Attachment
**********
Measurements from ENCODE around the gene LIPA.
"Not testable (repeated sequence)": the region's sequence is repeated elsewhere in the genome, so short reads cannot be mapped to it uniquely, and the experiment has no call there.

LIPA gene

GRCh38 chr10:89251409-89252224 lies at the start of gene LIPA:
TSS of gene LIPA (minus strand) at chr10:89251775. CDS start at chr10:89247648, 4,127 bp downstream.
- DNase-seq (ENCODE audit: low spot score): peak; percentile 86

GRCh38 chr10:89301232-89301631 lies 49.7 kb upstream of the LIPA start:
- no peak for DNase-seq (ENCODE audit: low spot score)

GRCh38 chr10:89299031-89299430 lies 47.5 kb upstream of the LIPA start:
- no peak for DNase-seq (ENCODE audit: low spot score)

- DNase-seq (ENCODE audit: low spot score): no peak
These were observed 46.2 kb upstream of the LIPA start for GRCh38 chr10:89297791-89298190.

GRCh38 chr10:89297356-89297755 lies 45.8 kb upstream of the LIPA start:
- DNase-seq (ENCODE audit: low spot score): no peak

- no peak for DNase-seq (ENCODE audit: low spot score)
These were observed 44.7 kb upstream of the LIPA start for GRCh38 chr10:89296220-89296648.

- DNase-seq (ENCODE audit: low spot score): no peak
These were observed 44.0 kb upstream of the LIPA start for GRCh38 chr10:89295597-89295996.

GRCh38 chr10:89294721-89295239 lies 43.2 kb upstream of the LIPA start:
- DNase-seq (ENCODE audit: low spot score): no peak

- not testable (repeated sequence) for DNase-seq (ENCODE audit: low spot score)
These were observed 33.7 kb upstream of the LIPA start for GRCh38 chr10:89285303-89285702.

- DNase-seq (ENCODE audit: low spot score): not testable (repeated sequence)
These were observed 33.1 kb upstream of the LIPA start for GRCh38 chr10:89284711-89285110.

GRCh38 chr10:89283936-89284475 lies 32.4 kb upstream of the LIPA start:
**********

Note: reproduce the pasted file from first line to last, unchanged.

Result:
Measurements from ENCODE around the gene LIPA.
"Not testable (repeated sequence)": the region's sequence is repeated elsewhere in the genome, so short reads cannot be mapped to it uniquely, and the experiment has no call there.

LIPA gene

GRCh38 chr10:89251409-89252224 lies at the start of gene LIPA:
TSS of gene LIPA (minus strand) at chr10:89251775. CDS start at chr10:89247648, 4,127 bp downstream.
- DNase-seq (ENCODE audit: low spot score): peak; percentile 86

GRCh38 chr10:89301232-89301631 lies 49.7 kb upstream of the LIPA start:
- no peak for DNase-seq (ENCODE audit: low spot score)

GRCh38 chr10:89299031-89299430 lies 47.5 kb upstream of the LIPA start:
- no peak for DNase-seq (ENCODE audit: low spot score)

- DNase-seq (ENCODE audit: low spot score): no peak
These were observed 46.2 kb upstream of the LIPA start for GRCh38 chr10:89297791-89298190.

GRCh38 chr10:89297356-89297755 lies 45.8 kb upstream of the LIPA start:
- DNase-seq (ENCODE audit: low spot score): no peak

- no peak for DNase-seq (ENCODE audit: low spot score)
These were observed 44.7 kb upstream of the LIPA start for GRCh38 chr10:89296220-89296648.

- DNase-seq (ENCODE audit: low spot score): no peak
These were observed 44.0 kb upstream of the LIPA start for GRCh38 chr10:89295597-89295996.

GRCh38 chr10:89294721-89295239 lies 43.2 kb upstream of the LIPA start:
- DNase-seq (ENCODE audit: low spot score): no peak

- not testable (repeated sequence) for DNase-seq (ENCODE audit: low spot score)
These were observed 33.7 kb upstream of the LIPA start for GRCh38 chr10:89285303-89285702.

- DNase-seq (ENCODE audit: low spot score): not testable (repeated sequence)
These were observed 33.1 kb upstream of the LIPA start for GRCh38 chr10:89284711-89285110.

GRCh38 chr10:89283936-89284475 lies 32.4 kb upstream of the LIPA start: